Lloyds sells Halifax estate agents for £1
Lloyds Banking Group has sold loss-making Halifax Estate Agency for just £1 to the parent company of Your Move.
LSL Property Services will rebrand Halifax's 218 estate agent branches as Your Move, Reeds Rains and InterCounty. The sale comes after a strategic review by Lloyds, which has been keen to offload the division as it was considered a distraction from the main banking business.
The review concluded that the estate agency operation was "no longer integral to its business model".
However, the effect on its earnings is not expected to be material. The bank, which is 43% owned by the taxpayer, is considering selling a string of assets as it looks to scale back its presence on the high street.
This comes as part of plans to appease European competition officials who want to ensure that the financial lifelines received from the government will not give the bank an unfair advantage in the marketplace.
As part of the transaction, 121 Halifax banking counters located within estate agents offices will also be shut.
The deal is expected to go through in January 2010, subject to the approval of LSL shareholders who will meet next month. This will make FTSE Small Cap listed LSL the second largest estate agency network in the UK.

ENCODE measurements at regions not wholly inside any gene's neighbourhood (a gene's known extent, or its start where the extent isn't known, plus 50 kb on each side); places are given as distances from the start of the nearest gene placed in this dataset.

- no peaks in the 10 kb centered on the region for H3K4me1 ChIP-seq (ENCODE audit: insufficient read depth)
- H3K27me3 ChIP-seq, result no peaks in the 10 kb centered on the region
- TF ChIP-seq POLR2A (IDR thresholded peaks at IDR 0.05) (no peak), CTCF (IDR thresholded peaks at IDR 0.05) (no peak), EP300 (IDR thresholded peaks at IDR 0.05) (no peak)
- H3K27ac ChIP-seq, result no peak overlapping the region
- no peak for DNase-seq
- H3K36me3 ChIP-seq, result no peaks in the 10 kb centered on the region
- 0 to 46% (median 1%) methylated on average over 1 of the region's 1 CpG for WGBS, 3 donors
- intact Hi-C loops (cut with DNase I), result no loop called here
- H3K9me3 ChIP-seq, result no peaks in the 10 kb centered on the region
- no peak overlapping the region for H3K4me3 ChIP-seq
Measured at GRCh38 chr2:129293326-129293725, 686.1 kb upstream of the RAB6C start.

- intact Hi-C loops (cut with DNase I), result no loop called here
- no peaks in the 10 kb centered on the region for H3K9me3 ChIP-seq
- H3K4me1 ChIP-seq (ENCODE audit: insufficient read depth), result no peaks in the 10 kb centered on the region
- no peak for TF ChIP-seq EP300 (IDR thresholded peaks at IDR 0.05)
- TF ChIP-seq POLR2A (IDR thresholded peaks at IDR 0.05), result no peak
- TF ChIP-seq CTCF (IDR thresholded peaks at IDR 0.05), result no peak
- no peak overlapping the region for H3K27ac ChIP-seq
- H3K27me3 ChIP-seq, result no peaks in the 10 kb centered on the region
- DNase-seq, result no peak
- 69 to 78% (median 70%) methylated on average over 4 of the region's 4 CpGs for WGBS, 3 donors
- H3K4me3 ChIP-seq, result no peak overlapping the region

Around 460 full and part-time jobs will be lost from Halifax in the move. This takes the total of jobs cut so far this year to more than 8,000.
More disposals could soon be on the cards, analysts say. The bank could also sell off parts of Scottish Widows or its Clerical Medical business. It has also said it could offload some of its investment management assets, including Bank of Scotland Portfolio Management Services, to Rathbone Brothers.
Back in August, Lloyds agreed to sell Insight Investment Management to Bank of New York Mellon for £235 million.
Lloyds shares rose 3.5% to 94.49p while shares in LSL lifted 5% to 275p.
Everything you own: all your assets (property, cars, investments, savings, insurance payouts, artwork, furniture etc) minus any liabilities (debts, current bills, payments still owed on assets like cars and houses, credit card balances and other outstanding loans). When you’re alive this is called your wealth; when you’re dead, it becomes your estate.